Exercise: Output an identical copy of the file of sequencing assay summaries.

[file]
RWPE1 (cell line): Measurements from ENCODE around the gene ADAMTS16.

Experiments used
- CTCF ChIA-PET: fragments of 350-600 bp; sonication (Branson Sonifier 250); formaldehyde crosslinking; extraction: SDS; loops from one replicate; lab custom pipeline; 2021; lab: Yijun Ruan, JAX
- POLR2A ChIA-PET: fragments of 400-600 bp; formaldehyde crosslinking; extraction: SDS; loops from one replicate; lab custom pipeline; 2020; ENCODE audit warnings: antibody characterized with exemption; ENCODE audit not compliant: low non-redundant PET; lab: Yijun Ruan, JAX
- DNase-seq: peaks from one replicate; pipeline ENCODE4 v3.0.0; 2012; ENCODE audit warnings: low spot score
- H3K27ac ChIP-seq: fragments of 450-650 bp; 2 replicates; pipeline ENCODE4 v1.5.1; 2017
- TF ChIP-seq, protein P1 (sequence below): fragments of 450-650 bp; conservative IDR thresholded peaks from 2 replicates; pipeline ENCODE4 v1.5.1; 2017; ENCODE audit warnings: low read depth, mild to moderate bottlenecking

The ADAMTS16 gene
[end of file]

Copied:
RWPE1 (cell line): Measurements from ENCODE around the gene ADAMTS16.

Experiments used
- CTCF ChIA-PET: fragments of 350-600 bp; sonication (Branson Sonifier 250); formaldehyde crosslinking; extraction: SDS; loops from one replicate; lab custom pipeline; 2021; lab: Yijun Ruan, JAX
- POLR2A ChIA-PET: fragments of 400-600 bp; formaldehyde crosslinking; extraction: SDS; loops from one replicate; lab custom pipeline; 2020; ENCODE audit warnings: antibody characterized with exemption; ENCODE audit not compliant: low non-redundant PET; lab: Yijun Ruan, JAX
- DNase-seq: peaks from one replicate; pipeline ENCODE4 v3.0.0; 2012; ENCODE audit warnings: low spot score
- H3K27ac ChIP-seq: fragments of 450-650 bp; 2 replicates; pipeline ENCODE4 v1.5.1; 2017
- TF ChIP-seq, protein P1 (sequence below): fragments of 450-650 bp; conservative IDR thresholded peaks from 2 replicates; pipeline ENCODE4 v1.5.1; 2017; ENCODE audit warnings: low read depth, mild to moderate bottlenecking

The ADAMTS16 gene